Background: Preeclampsia (PE) is an independent risk factor for adverse maternal cardiovascular outcomes. The role of maternal cardiac function in the pathophysiology of PE remains unclear. Objectives: This study sought to describe differences in cardiac function at midgestation between women who develop PE and those with uncomplicated pregnancy and to establish whether routine cardiac assessment at midgestation can improve performance of screening for PE achieved by established biomarkers. Methods: Mean arterial pressure was measured, medical history was obtained, and left ventricular (LV) systolic and diastolic functions were assessed using standard echocardiography and speckle tracking imaging. Uterine artery pulsatility index and serum placental growth factor and soluble fms-like tyrosine kinase-1 were measured. Results: In 4,795 pregnancies, 126 (2.6%) developed PE. Following multivariable analysis, peripheral vascular resistance was significantly higher and LV global longitudinal systolic strain, ejection fraction, cardiac output, and left atrial area were mildly lower in women who developed PE compared to those who did not. There was a weak association between maternal cardiovascular indices and biomarkers of placental perfusion and function. Cardiac indices did not improve the performance of screening for PE on top of maternal risk factors, mean arterial pressure, and biomarkers of placental perfusion and function. Conclusion: Women who develop PE have an increase in peripheral vascular resistance and a mild reduction in LV functional cardiac indices long before PE development. However, cardiac indices do not improve the performance of screening for PE; thus, their routine clinical use is not advocated.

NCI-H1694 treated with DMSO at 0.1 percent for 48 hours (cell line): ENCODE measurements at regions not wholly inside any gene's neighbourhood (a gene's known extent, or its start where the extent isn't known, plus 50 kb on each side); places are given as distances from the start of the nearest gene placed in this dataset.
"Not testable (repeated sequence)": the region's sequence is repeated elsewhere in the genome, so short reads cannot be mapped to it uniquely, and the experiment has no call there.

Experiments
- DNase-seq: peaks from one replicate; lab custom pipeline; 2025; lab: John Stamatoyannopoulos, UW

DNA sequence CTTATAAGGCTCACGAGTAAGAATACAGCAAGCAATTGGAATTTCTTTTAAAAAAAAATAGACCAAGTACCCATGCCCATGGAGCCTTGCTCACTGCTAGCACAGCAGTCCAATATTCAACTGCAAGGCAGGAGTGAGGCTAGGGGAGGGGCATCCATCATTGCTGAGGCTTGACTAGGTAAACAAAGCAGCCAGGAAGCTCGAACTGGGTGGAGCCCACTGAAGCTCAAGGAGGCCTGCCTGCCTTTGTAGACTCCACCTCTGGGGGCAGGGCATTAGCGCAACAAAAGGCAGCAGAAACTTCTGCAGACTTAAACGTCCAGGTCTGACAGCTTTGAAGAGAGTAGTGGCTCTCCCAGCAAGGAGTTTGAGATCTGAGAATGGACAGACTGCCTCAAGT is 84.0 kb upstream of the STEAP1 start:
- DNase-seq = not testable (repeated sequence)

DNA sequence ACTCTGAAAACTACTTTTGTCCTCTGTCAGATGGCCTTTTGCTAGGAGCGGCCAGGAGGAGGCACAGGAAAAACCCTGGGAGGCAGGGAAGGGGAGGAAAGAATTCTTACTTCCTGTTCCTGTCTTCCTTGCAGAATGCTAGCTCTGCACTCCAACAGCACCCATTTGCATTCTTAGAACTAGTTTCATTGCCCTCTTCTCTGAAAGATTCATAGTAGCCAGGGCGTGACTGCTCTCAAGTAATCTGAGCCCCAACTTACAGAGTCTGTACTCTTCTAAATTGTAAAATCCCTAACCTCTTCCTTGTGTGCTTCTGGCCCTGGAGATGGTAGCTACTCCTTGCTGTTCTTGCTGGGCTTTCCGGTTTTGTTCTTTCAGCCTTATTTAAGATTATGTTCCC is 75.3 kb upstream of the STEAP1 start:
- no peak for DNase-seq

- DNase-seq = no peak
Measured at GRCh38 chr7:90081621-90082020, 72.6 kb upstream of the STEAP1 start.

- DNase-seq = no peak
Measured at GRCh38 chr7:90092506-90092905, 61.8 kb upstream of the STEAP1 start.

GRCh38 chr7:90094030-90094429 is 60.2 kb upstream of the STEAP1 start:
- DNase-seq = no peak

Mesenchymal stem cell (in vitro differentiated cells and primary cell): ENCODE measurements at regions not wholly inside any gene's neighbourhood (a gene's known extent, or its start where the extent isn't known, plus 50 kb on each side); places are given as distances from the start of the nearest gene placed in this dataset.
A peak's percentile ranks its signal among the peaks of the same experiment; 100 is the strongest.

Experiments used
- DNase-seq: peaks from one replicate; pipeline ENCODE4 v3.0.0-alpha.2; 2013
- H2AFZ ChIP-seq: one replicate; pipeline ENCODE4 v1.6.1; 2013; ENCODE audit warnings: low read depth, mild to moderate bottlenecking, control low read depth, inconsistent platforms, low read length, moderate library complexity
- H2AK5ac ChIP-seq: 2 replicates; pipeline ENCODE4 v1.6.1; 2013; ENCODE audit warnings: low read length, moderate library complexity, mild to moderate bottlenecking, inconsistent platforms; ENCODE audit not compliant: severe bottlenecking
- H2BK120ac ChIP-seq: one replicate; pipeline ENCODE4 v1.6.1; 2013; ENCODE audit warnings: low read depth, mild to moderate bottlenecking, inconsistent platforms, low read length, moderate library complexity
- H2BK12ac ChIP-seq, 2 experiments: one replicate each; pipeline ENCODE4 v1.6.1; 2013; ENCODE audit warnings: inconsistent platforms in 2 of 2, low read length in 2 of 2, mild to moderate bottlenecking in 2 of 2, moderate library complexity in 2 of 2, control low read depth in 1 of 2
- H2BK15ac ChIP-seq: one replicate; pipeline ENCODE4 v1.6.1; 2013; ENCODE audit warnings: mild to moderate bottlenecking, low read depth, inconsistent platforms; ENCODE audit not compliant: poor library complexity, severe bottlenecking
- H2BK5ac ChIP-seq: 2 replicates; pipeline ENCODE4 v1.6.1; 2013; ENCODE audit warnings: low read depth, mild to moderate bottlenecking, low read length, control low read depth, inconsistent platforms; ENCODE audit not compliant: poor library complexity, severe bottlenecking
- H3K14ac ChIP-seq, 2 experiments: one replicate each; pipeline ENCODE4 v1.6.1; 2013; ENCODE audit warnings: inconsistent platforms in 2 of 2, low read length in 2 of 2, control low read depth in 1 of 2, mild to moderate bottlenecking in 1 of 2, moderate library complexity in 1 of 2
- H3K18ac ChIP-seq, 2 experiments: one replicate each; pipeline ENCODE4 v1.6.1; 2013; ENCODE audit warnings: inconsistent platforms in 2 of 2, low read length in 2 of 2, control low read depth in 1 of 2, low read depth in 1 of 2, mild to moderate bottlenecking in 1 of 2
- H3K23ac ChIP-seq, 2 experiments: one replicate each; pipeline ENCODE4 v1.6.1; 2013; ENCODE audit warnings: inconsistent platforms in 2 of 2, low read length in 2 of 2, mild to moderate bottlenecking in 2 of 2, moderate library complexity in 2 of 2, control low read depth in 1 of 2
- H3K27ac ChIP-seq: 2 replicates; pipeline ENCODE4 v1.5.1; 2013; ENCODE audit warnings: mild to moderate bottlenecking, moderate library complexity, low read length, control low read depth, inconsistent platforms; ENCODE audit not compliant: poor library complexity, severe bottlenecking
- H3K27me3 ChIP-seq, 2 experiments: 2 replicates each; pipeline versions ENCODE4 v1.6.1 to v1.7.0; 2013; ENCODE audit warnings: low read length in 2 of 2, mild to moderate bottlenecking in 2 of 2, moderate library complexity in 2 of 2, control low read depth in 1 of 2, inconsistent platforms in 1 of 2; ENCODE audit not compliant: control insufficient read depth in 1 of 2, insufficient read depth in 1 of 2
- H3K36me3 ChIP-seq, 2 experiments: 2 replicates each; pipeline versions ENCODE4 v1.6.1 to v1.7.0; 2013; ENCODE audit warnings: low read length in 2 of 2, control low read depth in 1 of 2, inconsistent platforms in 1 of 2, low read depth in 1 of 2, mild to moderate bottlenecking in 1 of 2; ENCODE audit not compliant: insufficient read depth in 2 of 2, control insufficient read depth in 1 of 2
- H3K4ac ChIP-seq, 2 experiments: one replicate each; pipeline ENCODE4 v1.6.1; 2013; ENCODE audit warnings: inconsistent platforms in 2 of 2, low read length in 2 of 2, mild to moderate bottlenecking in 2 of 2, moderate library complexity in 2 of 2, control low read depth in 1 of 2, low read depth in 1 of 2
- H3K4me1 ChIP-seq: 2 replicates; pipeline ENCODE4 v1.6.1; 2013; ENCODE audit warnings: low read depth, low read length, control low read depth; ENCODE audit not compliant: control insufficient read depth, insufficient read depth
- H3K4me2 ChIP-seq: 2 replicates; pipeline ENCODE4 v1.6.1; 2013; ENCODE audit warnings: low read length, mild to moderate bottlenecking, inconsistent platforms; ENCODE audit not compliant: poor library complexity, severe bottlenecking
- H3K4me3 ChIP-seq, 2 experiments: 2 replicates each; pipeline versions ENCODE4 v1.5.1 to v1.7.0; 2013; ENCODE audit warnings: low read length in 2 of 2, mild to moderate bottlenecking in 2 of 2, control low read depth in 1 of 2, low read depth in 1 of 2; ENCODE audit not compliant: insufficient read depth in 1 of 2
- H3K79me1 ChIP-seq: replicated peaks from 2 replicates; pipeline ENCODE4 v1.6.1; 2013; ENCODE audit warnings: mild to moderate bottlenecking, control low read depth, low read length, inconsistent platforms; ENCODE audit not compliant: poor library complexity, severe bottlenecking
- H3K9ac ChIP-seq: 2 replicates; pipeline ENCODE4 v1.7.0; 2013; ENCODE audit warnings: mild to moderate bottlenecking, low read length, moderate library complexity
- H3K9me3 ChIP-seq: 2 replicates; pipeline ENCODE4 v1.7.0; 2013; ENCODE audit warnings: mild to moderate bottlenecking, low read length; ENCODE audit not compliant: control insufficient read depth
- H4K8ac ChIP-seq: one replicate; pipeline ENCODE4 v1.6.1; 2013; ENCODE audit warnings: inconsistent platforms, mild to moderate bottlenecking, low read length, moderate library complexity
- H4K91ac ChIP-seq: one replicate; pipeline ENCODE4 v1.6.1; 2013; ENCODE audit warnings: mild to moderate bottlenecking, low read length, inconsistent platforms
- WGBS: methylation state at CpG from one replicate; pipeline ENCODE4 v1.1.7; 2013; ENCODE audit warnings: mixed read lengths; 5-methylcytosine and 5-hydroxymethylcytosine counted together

- cardiac function
- peripheral vascular resistance
- risk factor